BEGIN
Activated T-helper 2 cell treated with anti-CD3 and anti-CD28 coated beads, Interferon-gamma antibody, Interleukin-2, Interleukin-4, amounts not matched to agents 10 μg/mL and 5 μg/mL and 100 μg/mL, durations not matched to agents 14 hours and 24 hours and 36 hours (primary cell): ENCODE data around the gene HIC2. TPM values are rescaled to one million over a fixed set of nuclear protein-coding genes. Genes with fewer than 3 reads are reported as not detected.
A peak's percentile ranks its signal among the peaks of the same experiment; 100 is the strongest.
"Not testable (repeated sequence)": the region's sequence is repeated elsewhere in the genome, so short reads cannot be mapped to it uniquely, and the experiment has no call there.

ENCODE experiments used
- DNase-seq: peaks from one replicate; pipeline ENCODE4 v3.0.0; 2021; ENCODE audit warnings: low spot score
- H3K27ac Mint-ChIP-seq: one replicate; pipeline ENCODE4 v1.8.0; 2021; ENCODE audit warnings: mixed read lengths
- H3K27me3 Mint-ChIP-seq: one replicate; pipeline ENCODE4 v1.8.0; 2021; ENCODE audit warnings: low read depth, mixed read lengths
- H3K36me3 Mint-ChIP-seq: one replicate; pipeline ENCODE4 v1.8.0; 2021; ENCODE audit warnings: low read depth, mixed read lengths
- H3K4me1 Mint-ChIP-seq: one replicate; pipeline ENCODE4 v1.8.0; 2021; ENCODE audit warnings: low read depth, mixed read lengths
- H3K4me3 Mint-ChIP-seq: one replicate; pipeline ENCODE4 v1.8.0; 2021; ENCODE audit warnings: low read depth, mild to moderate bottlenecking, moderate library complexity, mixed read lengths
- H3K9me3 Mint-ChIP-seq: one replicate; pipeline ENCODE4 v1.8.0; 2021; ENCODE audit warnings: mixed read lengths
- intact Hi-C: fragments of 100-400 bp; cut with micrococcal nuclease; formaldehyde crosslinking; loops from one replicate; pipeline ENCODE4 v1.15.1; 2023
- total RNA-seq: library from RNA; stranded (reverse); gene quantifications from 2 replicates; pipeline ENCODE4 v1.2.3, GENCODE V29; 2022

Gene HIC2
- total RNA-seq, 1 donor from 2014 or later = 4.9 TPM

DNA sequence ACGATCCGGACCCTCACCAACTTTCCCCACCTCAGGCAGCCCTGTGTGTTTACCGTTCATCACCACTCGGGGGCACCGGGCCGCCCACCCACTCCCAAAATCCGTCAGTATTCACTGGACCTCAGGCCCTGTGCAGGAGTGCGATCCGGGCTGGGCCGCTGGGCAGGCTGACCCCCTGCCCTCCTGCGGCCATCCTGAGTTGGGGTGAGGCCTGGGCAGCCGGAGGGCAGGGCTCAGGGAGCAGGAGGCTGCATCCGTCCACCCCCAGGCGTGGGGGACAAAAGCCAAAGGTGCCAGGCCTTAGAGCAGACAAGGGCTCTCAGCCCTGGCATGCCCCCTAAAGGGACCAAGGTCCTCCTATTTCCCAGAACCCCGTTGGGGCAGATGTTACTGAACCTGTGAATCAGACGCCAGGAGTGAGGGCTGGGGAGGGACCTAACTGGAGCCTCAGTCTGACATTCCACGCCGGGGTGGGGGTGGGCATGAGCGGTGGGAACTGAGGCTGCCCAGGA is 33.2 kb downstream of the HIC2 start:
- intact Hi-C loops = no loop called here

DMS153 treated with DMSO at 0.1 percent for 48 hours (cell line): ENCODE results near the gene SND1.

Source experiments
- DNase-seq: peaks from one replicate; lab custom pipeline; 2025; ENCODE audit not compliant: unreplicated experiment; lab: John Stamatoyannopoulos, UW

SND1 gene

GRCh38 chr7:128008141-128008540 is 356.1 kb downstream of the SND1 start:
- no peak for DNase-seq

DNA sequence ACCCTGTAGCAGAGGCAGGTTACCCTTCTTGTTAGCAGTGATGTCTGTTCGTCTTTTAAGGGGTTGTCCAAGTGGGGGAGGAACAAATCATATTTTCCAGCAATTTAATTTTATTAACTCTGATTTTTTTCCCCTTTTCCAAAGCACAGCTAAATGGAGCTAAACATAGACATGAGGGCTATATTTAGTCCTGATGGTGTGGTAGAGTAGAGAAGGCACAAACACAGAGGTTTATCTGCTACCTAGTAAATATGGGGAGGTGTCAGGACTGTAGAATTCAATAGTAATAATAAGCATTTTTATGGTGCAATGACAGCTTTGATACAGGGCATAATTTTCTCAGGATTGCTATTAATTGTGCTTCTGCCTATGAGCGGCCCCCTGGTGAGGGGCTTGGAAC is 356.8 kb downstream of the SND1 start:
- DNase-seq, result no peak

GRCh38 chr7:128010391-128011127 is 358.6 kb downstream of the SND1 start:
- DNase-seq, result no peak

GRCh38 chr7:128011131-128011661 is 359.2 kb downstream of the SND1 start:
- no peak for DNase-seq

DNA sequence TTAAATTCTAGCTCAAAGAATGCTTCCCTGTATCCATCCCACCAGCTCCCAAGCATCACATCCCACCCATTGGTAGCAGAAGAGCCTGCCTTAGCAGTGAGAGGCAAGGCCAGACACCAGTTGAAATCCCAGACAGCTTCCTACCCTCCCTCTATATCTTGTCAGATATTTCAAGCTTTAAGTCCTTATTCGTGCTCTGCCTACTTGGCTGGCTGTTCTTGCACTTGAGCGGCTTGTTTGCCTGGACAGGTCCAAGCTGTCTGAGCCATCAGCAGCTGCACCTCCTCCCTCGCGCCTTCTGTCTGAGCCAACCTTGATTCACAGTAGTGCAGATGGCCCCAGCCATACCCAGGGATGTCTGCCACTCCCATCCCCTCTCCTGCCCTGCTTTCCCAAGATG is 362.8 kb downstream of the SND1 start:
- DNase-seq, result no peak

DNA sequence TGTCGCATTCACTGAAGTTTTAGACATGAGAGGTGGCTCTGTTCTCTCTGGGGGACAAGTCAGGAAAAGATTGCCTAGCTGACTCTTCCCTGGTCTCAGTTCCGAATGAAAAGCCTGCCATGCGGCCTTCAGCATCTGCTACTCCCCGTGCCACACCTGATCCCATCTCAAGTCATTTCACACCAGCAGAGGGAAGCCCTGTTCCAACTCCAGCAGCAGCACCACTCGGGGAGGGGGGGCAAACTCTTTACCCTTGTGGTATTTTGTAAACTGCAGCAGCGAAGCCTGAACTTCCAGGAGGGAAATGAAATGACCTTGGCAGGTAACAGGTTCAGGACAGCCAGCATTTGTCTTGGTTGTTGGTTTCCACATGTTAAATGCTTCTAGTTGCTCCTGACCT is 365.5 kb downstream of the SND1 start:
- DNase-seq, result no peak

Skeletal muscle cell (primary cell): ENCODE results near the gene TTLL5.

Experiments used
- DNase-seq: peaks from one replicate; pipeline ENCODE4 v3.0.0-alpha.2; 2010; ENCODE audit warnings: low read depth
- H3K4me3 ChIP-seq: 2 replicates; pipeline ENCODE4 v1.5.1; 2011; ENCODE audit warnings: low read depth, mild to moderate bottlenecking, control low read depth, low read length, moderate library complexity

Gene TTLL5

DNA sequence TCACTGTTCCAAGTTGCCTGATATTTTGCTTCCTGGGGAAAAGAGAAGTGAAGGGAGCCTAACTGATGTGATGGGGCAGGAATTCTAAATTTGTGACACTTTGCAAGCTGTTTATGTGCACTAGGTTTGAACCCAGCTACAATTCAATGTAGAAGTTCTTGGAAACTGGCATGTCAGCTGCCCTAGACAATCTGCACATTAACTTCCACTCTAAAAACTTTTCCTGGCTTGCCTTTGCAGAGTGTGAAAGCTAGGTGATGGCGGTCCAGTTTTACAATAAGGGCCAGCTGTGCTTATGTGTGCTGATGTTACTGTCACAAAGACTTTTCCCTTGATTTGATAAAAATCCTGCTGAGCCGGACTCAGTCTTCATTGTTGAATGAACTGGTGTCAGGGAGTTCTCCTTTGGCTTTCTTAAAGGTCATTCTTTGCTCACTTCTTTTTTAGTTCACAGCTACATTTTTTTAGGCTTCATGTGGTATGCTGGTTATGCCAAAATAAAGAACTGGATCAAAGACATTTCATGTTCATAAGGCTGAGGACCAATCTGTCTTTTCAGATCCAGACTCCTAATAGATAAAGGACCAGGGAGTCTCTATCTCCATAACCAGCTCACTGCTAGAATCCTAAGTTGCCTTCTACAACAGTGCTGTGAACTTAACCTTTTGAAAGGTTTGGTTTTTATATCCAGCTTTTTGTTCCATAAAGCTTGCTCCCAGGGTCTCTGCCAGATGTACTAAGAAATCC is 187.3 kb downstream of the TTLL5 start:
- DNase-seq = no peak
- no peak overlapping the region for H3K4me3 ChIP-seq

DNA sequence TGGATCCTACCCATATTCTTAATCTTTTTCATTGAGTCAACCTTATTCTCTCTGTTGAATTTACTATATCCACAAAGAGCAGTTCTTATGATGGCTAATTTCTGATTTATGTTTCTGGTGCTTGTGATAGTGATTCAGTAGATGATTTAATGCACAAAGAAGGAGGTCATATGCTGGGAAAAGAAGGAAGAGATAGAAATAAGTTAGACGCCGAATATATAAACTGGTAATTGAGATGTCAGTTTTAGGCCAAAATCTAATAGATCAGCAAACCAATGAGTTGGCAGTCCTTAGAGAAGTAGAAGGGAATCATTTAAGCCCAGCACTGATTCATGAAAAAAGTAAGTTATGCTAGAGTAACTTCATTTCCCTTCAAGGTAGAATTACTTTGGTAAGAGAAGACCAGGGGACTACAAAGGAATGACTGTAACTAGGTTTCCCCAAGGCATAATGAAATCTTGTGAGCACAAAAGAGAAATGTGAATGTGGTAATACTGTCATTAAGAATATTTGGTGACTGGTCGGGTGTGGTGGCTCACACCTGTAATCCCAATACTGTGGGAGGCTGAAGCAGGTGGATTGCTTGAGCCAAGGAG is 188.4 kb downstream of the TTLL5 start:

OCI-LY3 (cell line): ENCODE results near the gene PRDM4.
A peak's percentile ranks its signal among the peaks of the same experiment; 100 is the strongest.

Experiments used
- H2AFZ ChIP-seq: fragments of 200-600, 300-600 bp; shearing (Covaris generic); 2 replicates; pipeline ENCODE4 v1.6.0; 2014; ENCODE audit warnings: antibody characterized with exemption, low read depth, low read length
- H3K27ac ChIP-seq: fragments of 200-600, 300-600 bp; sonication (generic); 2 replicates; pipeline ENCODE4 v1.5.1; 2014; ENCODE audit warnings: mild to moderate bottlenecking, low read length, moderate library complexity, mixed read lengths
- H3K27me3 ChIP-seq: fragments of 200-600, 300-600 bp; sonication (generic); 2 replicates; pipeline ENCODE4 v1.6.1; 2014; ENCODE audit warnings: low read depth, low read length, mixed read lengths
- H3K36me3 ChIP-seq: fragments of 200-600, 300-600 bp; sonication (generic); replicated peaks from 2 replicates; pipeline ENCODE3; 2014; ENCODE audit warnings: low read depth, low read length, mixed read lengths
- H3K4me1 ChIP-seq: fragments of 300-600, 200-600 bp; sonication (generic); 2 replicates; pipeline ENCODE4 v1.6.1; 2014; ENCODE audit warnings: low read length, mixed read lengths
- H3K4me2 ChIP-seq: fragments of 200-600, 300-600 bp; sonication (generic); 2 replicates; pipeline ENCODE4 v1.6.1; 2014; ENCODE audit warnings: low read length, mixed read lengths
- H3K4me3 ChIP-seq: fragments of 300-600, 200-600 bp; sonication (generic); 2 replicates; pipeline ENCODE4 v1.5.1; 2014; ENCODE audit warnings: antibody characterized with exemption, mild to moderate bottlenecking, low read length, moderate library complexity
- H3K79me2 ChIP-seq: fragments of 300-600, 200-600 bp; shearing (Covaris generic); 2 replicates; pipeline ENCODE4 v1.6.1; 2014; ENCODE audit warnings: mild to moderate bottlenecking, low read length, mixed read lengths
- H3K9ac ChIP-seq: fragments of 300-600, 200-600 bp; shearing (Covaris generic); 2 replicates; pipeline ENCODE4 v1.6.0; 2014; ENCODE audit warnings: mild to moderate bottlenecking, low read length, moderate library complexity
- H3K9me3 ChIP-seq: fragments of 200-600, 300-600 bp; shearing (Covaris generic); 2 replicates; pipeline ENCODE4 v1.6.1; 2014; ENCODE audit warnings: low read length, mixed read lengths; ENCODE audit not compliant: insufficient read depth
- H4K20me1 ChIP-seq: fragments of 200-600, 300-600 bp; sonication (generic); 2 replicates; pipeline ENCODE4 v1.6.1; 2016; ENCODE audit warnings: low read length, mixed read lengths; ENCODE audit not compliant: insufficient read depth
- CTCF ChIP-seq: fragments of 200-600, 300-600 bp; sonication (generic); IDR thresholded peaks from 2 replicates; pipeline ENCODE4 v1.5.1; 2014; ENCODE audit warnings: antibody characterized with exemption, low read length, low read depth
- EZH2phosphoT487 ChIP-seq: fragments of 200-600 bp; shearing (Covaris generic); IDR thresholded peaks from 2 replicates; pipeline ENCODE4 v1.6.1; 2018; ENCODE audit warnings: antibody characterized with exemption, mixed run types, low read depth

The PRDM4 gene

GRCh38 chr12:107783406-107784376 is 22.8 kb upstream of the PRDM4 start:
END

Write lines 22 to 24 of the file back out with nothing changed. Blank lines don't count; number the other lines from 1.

GRCh38 chr7:128008141-128008540 is 356.1 kb downstream of the SND1 start:
- no peak for DNase-seq

DNA sequence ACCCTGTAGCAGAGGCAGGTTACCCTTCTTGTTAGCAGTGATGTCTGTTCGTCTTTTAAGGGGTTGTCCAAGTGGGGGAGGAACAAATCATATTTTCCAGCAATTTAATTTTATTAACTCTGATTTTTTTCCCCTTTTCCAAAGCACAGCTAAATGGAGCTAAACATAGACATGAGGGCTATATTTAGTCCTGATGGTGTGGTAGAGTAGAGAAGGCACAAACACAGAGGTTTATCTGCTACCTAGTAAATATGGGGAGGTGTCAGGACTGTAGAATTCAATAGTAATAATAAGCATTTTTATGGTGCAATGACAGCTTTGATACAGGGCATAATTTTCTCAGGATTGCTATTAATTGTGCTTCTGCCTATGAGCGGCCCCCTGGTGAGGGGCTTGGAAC is 356.8 kb downstream of the SND1 start: